The manufacturing of plastics consumes natural resources. But, a joint study done by the Plastic Pipe and Fittings Association (PPFA) and the European Plastic Pipe and Fittings Association (TEPPFA) found that "the impact of plastic pipe systems on the environment is smaller than that of traditional materials (ie: copper)." And while plastic takes much, much longer to break down in a landfill, the long life of plastic ensures your plumbing pipes won't reach one for a long time.
Are there any downsides? Yes.
Impacts of PVC Pipes
It's important to note that the production of PVC plumbing pipes off-gasses a toxic chemical called dioxin. That same chemical remains present during the lifecycle of the pipes. Your PVC pipes may also leak toxins into your water from the chemical solvent used to join piping. For these reasons, you might consider installing a water filtration system with new PVC pipes.
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What Are Copper Pipes?
Copper piping is often an attractive choice in plumbing, especially in buildings with rustic, exposed ducts, for its color and industrial look.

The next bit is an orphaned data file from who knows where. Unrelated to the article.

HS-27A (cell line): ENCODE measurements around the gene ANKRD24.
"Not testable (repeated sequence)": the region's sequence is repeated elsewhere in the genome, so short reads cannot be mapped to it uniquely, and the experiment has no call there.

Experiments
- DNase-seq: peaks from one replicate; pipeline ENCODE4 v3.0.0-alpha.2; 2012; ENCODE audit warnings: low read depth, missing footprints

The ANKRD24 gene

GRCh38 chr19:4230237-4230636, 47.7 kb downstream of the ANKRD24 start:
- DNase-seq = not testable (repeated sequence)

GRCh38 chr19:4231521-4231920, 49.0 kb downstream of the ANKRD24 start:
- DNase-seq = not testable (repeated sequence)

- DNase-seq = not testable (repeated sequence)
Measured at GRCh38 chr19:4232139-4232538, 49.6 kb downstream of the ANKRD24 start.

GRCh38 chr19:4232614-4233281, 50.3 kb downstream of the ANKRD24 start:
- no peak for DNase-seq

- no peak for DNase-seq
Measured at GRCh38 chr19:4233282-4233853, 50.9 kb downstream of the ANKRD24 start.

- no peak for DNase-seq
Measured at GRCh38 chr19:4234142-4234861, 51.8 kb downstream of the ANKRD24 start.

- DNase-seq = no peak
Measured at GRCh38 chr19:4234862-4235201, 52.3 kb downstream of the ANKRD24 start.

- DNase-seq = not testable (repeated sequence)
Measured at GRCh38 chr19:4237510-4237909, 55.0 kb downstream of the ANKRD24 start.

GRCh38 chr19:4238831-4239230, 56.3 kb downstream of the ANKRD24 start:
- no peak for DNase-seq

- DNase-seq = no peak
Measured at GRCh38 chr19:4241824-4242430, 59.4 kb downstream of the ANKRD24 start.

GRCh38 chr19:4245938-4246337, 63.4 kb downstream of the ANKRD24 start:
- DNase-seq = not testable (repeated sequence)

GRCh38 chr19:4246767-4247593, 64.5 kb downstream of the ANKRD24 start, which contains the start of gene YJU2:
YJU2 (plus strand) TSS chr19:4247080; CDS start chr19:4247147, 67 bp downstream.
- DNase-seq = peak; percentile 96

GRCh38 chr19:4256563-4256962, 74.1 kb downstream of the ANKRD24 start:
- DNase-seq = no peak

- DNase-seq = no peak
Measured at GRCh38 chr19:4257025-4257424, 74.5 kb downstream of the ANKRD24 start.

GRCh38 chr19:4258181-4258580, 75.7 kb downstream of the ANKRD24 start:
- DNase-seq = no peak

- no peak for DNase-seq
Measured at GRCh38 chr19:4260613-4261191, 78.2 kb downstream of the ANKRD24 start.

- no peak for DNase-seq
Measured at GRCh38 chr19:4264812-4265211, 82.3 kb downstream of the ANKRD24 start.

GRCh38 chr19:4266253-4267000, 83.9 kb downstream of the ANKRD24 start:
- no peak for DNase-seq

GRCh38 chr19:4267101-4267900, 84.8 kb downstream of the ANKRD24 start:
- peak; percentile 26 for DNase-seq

Benefits of Copper Pipes
Copper pipes are made from metal and are strong and crack-resistant.
Most copper plumbing pipes are made from recycled materials and can be easily recycled again when they reach end-of-life.
For homes with exposed piping in the basement, kitchen, or elsewhere, copper pipes are an attractive and colorful choice.
The Sustainability of Copper Pipes
Copper pipes are uniquely beautiful and can be produced from recycled materials. However, the process of recycling copper is more energy-intensive than it is to create new plastic plumbing pipes. It's also important to remember that the mining of copper puts a great deal of stress on the earth and the workers who mine it. According to the National Institutes of Health's report on Major Issues in Miner Health, "over time, intensive mining has exhausted many of the world's richest veins, seams, and quarries, including lodes of iron ore and copper in the US Mine operators, generally must mine deeper and more extensively to extract sufficient yields." And worldwide, the report continues, "mining is one of the most dangerous occupations," as there are more fatalities and health risks than other industries.